Introduced in the late 1920s, Plymouth used to be Chrysler’s mass-market brand, appealing to blue-collar customers in need of sturdy, reliable, comfortable transportation. At the time it was a perfect foil to low-price leaders Chevrolet and Ford. Consequently, its sales grew rapidly through The Great Depression. Unfortunately, in later decades Plymouth stagnated, becoming just another corporate division selling rebranded products. The GTX, Roadrunner and Barracuda were some of its most memorable vehicles, as are the Voyager minivan and Prowler sports car in more recent years. The last Plymouth was built in 2001.
GM and Chrysler have both jettisoned unnecessary brands and so has Ford. Their failed Edsel project is probably the most famous, but they’ve ditched a dizzying number of divisions if you count the now-defunct Premier Automotive Group, which used to include companies like Jaguar, Aston Martin and Volvo.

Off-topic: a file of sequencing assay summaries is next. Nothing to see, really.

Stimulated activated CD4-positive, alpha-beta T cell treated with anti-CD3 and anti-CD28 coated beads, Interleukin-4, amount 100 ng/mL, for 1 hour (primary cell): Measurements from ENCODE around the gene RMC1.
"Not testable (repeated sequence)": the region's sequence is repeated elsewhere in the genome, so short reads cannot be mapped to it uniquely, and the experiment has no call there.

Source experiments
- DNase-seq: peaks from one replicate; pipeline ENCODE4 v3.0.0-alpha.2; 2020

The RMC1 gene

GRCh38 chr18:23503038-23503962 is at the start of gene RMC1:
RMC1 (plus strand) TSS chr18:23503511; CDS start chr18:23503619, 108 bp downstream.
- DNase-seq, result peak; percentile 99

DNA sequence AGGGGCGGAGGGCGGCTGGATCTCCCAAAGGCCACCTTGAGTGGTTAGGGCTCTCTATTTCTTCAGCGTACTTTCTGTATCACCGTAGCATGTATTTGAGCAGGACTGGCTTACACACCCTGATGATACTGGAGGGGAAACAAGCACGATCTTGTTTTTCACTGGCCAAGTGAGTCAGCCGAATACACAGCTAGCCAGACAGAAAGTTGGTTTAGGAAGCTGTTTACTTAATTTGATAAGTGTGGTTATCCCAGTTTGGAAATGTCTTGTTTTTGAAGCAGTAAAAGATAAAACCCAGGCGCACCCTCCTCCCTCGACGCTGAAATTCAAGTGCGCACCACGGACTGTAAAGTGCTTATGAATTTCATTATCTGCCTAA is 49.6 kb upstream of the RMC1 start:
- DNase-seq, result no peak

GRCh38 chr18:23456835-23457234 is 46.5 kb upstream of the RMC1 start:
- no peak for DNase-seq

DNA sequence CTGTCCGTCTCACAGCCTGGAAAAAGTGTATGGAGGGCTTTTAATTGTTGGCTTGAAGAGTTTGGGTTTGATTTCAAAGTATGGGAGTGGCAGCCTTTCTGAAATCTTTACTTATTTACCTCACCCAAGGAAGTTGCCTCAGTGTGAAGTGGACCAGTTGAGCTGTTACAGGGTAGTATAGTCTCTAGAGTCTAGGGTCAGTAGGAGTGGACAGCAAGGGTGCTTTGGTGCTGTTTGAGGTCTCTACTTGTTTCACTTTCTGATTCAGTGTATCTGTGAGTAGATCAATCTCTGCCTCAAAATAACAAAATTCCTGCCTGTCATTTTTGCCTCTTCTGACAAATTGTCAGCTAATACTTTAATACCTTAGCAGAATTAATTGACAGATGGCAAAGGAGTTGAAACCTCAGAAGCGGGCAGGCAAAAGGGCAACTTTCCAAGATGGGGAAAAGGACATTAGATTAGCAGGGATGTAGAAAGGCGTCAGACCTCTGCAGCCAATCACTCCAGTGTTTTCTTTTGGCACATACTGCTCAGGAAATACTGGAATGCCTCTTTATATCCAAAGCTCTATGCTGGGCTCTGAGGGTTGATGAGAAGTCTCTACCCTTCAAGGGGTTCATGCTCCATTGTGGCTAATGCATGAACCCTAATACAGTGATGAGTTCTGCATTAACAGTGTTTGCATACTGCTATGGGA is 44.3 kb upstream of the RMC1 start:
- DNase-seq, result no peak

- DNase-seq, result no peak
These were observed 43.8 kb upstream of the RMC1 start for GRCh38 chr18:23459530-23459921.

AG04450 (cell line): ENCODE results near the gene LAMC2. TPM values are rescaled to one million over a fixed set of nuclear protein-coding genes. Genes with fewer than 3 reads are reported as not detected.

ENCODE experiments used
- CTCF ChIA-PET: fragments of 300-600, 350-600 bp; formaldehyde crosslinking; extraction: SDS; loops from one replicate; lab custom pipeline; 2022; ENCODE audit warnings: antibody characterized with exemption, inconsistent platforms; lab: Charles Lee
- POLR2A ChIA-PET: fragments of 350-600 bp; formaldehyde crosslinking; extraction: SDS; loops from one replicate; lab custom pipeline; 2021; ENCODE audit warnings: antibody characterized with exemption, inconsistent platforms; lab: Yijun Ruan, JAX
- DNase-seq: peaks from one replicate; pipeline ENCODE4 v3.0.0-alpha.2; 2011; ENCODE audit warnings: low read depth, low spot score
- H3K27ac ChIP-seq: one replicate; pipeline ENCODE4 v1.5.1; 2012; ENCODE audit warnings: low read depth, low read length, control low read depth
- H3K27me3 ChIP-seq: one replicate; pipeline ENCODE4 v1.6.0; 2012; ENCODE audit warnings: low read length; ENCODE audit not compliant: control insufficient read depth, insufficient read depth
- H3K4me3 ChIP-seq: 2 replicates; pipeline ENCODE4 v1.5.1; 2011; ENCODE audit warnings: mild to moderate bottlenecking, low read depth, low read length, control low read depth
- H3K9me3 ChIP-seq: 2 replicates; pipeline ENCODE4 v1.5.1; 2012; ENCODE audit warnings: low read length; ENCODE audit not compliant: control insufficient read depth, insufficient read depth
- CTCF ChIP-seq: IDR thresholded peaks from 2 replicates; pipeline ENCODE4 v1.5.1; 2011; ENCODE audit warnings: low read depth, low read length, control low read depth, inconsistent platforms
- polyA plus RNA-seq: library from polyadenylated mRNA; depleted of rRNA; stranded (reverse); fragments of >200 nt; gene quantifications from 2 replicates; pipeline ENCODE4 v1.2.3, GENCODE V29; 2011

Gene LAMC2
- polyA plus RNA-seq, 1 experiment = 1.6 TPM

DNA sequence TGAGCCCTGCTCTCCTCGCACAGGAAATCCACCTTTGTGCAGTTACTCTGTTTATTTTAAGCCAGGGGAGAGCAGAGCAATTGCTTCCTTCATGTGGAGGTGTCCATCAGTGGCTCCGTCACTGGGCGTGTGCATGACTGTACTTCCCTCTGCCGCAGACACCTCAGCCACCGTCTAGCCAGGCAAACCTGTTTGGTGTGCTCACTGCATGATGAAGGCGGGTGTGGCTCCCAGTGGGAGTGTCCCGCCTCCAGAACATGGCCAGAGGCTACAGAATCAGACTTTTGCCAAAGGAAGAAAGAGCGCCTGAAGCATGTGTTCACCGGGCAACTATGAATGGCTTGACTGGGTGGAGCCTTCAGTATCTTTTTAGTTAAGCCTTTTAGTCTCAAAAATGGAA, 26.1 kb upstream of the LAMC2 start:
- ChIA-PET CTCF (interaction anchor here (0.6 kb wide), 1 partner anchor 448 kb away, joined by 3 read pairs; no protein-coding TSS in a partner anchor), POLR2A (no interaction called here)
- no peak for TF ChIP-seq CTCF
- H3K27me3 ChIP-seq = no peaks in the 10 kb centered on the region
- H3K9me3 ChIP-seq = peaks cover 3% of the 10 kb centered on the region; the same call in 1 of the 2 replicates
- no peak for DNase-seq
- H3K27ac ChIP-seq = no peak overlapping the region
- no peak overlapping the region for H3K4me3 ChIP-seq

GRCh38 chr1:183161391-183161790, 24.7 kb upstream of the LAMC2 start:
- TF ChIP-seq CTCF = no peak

Along with Edsel, the company’s Mercury brand has also been relegated to the scrapyard in the sky. Founded in 1939 to bridge the price chasm between Ford and Lincoln, Mercury was a premium brand designed to fight marques like Buick and Chrysler. Initially this strategy seemed to work, but as with Plymouth, this brand became hopelessly redundant in later years. Smartly, by 2011 it was curtains for Mercury.
Pontiac was known for building sporty vehicles, something that, in theory at least, dovetailed nicely with their “driving excitement” tagline. Arguably the muscle-car era of the 1960s was the high-point for this youth-focused GM division as cars like the legendary GTO and big, beautiful Bonneville featured sporty styling and powerful engines. But for every laudable Pontiac there are at least a handful of laughable models. Products like the Sunfire, Trans Sport and shudder-worthy Aztek caused death by a thousand cuts exacerbated by GM’s bankruptcy filing. Twenty-ten was the end for Pontiac.